We did not make tours that time, gigs only. But we were on the road all the time. It was fun (and in the winter time very cold in Volkswagen Kleinbus!!).
Were you inspired by psychoactive substances like LSD at the time of writing the album?
No. We hardly drank beer. We were so young. Our drug was the playing, the gigs, the audience, the girls etc.
How pleased was the band with the sound of the album? What, if anything, would you like to have been different from the finished product?
Finnvox was a good studio but it was made for schlager pop.
We played live loud, we used strong amps. That meant difficulties in the studio, the meters of the desk showed too easily red!!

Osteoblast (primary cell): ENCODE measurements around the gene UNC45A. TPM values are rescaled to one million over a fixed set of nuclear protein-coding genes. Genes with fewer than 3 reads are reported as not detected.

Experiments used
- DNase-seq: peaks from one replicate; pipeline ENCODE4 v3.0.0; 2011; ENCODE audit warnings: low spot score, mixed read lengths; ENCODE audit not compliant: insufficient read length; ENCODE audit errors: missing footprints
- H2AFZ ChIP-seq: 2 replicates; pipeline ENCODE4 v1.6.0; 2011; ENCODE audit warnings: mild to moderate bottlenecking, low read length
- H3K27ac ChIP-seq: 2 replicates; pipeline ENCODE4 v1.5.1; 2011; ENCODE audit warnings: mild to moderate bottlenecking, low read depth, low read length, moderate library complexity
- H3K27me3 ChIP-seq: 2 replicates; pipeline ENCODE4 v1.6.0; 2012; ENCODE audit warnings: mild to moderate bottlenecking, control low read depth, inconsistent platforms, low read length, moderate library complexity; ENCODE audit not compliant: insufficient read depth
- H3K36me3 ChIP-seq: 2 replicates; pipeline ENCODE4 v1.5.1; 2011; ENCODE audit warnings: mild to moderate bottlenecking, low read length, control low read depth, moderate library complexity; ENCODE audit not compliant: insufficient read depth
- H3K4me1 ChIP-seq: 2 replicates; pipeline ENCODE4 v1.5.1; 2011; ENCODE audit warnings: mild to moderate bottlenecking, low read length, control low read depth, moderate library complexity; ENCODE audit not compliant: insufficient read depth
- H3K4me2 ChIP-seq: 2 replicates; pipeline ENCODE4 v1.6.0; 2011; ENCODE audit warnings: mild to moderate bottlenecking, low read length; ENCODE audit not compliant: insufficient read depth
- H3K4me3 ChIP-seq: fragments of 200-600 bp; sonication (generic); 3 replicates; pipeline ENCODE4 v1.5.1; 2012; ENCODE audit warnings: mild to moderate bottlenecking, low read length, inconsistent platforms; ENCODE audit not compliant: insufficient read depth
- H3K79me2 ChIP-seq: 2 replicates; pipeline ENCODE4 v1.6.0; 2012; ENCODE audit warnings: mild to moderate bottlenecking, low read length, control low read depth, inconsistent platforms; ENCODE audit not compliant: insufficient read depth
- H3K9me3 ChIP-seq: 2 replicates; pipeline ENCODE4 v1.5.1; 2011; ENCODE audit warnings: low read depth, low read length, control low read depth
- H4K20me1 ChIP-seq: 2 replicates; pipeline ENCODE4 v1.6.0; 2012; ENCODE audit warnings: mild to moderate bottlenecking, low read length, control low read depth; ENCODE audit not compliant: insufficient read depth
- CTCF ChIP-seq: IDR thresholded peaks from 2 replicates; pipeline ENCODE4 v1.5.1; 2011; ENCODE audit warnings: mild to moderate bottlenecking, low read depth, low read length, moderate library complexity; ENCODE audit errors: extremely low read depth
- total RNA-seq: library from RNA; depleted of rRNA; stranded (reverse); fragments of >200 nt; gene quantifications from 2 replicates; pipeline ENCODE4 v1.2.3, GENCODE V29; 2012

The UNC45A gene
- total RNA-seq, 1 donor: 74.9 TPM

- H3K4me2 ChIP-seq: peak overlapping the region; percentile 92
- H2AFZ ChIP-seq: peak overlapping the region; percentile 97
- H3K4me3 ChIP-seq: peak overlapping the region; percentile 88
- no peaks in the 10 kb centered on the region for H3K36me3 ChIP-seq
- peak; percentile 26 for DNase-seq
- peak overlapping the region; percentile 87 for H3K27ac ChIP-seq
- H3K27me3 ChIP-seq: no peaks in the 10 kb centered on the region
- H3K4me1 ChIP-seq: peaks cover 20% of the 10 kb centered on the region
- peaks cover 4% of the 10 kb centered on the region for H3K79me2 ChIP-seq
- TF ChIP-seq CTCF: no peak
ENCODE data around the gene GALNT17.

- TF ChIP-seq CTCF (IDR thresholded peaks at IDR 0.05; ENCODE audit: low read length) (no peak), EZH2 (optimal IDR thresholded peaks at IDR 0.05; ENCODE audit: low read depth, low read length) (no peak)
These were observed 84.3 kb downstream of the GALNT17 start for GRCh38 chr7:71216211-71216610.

We had to work hard especially with the bass to get it sound strong. The sound had easily to much middle. We wanted more low frequencies. Same with the drums. But the final sound was quite ok.
How about your following two albums? Boogie Jungle and Abraham’s Blue Refrainwas were released by a label called Hi-Hat. How did you get in touch and what are some of the strongest memories from recording those two LPs? They both sound different compared to your debut?
I left Kalevala one year after the debut album.
Matti Kurkinen sadly died in a car accident after the second album was recorded.
Matti’s death was a real tragedy. So young and fantastic guitar player (he knew all the Hendrix licks and played live fantastic solos). And his first child was just born!! I wasn’t in the band that time anymore.
You also toured Poland and France? What were some bands you played with?
I did not tour, I had left the band.
“The rock culture was small that time, real sub culture”